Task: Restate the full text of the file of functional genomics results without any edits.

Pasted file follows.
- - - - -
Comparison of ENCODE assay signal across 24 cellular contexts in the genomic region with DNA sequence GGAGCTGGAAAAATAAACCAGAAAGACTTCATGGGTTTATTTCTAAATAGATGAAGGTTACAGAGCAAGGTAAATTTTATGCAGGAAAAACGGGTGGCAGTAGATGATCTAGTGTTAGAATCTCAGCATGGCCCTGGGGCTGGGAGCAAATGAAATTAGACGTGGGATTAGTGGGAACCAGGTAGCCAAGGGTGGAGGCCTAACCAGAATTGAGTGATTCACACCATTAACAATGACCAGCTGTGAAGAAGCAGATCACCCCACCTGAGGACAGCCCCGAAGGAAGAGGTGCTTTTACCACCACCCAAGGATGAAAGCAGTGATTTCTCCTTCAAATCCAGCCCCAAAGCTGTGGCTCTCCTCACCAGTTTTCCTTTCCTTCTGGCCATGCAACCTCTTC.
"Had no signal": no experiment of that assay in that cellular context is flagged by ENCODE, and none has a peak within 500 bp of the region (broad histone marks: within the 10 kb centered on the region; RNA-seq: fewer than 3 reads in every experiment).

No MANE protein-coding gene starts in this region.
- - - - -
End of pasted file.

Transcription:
Comparison of ENCODE assay signal across 24 cellular contexts in the genomic region with DNA sequence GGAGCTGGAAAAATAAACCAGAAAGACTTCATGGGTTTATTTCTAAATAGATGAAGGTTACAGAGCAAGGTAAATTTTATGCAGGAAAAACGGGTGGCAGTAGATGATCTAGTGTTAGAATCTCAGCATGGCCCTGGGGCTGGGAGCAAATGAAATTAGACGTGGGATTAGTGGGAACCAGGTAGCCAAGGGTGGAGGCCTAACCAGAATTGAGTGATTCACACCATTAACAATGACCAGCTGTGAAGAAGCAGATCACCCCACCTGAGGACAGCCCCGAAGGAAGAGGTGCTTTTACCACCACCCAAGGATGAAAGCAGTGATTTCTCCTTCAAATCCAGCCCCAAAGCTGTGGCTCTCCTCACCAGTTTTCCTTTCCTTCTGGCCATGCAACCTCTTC.
"Had no signal": no experiment of that assay in that cellular context is flagged by ENCODE, and none has a peak within 500 bp of the region (broad histone marks: within the 10 kb centered on the region; RNA-seq: fewer than 3 reads in every experiment).

No MANE protein-coding gene starts in this region.